30

Often times when I see PHP that is meant to be ran from the command line, it will have this line #!/usr/bin/env php at the top of the file like this...

#!/usr/bin/env php
<?php
    // code
?>

I was wanting to know if this is meant just for when the file is ran on a Linux/Unix system or is needed for running on Windows as well?

2
  • 11
    By the way: it is a good practice to skip ?> in your PHP code, if it appears at the end of the file.
    – Tadeck
    Jan 5, 2012 at 5:26
  • @Tadeck yes it is. never add ?> unless you have a good reason to.
    – hanshenrik
    Nov 7, 2017 at 14:18

3 Answers 3

35

The shebang line is required for auto-detection of the type of script. It enables this sort of usage:

[pfisher ~]$ chmod +x run-me.php
[pfisher ~]$ run-me.php

That line is not needed if you pass the filename as an argument to the php interpreter, like so:

[pfisher ~]$ php run-me.php

Edit: replace "hashbang" with shebang.

5
  • 3
    Of course, this only works on *nix. On windows, you have to use > php run-me.php from the command line. Jan 5, 2012 at 5:09
  • 5
    Also worth mentioning is, that thanks to this line you can rename script file so it does not contain an extension. This way you will be able to execute it without even knowing what language it is: ./run-me.
    – Tadeck
    Jan 5, 2012 at 5:24
  • 1
    @ThatOtherPerson, Windows has it's own version: stackoverflow.com/a/6818266/632951
    – Pacerier
    Aug 11, 2015 at 12:12
  • shebang | hashbang ? hashbang i've never heard befor. but i'm not a uk | us native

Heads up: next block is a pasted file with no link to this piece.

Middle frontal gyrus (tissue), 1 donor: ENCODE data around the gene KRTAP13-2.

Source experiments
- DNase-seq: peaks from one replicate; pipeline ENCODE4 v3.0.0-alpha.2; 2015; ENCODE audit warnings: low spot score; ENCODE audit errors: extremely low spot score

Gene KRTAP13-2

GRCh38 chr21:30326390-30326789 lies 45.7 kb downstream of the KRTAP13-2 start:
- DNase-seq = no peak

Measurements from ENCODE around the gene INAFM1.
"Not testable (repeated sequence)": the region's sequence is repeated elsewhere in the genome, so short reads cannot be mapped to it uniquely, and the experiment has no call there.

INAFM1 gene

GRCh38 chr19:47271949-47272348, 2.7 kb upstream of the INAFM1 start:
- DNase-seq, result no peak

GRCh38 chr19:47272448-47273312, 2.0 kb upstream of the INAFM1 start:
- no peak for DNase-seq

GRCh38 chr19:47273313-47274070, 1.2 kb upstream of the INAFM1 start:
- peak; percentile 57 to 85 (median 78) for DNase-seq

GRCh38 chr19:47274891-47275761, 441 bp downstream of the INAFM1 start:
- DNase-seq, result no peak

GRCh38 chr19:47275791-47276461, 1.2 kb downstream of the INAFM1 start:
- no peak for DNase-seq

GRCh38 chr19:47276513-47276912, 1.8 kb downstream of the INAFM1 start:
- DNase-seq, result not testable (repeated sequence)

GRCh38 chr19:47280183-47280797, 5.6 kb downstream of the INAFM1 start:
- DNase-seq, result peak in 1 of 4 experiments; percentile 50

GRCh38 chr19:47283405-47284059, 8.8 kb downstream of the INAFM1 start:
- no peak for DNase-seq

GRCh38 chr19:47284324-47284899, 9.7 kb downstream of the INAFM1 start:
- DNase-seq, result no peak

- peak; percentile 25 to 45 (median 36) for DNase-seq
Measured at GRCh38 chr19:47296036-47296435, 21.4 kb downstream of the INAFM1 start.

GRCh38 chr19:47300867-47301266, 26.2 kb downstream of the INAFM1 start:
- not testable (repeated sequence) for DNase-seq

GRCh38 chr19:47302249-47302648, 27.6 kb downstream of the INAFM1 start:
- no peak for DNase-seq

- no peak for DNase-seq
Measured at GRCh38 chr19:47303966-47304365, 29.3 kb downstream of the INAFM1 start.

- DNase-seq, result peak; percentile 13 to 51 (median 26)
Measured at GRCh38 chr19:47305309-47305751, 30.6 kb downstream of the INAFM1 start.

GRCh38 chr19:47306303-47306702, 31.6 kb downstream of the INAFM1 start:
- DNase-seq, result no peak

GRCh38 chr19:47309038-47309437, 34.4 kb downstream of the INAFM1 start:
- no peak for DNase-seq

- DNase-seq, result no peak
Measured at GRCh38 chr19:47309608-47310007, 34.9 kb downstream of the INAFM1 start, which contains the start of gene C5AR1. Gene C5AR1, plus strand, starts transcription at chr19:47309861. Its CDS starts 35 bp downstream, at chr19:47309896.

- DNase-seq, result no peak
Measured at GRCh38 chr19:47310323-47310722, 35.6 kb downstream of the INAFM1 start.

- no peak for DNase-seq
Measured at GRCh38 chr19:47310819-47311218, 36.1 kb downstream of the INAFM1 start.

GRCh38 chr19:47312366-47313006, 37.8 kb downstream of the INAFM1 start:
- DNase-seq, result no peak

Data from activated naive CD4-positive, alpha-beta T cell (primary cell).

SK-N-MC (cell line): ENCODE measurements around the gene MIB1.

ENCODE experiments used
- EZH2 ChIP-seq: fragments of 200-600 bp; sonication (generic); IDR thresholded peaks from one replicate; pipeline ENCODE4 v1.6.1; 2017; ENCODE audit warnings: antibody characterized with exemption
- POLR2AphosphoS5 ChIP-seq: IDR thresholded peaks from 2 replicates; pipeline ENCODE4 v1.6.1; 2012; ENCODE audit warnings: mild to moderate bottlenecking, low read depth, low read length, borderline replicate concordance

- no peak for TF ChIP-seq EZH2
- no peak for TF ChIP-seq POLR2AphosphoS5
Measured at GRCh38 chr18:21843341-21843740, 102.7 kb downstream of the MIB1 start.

– f b
    May 28, 2021 at 23:03
  • @f b: Agreed. Hashbang is a regression.
    – user2849202
    May 28, 2021 at 23:32
2

No it's not, you can directly use

#!/path/to/php

Running php (or anything else) through the env utility is a weak security measure. Dpending on the platform, will "fix" PATH, LIB, and other environment variables according to various config files and potentially remove some of the dangerous values in there (e.g. env on HPUX).

It is also to limit the scope of shell-expansions on certain environments. (See man 1 env on Linux).

5
  • 6
    #!/usr/bin/env php is used also because #!/path/to/php is different on different systems, doesn't it?
    – Tadeck
    Jan 5, 2012 at 5:25
  • No, /usr/bin/env doesn't do anything of the sort -- all it does in a shebang is search for php (or whatever) on your $PATH, to cope with systems where the interpreter is somewhere strange like /usr/local/bin.
    – user149341
    Jan 5, 2012 at 7:07
  • actually it DOES do exactly what i said in my answer. go read the man pages on those systems. Jan 5, 2012 at 7:41
  • I have an alias to php7.4 but usr/bin/env php -v gives 5.4.16. How do I change that php version to 7.4? Oct 4, 2020 at 12:41
  • 2
    @samerivertwice which os? on debian systems (debian,unbuntu, kubuntu...): update-alternatives --config php but this only belongs to cli!
    – f b
    May 28, 2021 at 23:05
0
  1. the magic belongs to the executable flag (chmod +x FILE)
  2. the shebang: and if it exists with that version you may expect
    • /usr/bin/env cliVersion -> /usr/bin/env php
    • php -v # tells you which version you have by default as: 'cli' in a shell

alternativly use e.g:

php8.0 /to/php/script.php

to run it without a shebang at the first line of the script. (it will work even if it stays there but check the real php version on execution if important for you)

"standard"? over the last 10 years is /usr/bin/env depending on what version you set to be the default on your system:

debian systems (debian,unbuntu,kubuntu...): #root: update-alternatives --config php will guide you

Your Answer

By clicking “Post Your Answer”, you agree to our terms of service, privacy policy and cookie policy

Not the answer you're looking for? Browse other questions tagged or ask your own question.